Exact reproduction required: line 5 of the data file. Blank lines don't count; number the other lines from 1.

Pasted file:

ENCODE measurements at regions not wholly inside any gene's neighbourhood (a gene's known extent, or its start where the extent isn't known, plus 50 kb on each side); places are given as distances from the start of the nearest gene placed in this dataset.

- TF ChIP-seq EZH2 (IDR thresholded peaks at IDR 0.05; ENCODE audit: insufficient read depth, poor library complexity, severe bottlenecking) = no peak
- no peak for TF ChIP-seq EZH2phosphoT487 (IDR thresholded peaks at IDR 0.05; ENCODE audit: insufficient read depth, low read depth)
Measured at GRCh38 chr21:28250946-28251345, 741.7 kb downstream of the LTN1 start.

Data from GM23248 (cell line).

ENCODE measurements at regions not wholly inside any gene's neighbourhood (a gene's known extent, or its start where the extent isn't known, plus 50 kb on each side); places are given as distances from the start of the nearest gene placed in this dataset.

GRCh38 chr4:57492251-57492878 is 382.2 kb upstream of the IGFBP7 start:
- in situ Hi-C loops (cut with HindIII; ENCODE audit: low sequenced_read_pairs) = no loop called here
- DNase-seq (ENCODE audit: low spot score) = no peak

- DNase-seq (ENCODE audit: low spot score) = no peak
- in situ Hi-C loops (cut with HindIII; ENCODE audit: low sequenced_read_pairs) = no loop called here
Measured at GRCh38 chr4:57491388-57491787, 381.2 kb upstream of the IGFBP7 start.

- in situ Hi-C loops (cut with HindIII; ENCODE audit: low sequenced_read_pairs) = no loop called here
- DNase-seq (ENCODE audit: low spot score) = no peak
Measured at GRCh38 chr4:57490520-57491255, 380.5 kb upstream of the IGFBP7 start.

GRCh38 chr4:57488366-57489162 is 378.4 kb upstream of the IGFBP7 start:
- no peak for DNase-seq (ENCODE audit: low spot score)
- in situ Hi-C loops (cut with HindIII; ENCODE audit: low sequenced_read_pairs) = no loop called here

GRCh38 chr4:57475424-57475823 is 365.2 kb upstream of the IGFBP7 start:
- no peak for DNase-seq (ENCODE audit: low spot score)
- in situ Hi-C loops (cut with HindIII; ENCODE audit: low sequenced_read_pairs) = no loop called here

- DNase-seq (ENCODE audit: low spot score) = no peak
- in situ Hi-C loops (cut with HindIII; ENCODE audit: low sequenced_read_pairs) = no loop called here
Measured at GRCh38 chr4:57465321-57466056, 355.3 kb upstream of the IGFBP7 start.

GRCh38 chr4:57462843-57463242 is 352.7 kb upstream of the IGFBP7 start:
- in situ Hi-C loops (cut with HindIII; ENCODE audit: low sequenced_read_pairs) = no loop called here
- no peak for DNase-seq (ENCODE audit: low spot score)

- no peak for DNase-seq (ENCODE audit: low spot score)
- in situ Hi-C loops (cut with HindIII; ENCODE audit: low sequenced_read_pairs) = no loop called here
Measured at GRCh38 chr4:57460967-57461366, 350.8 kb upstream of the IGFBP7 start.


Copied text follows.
Data from GM23248 (cell line).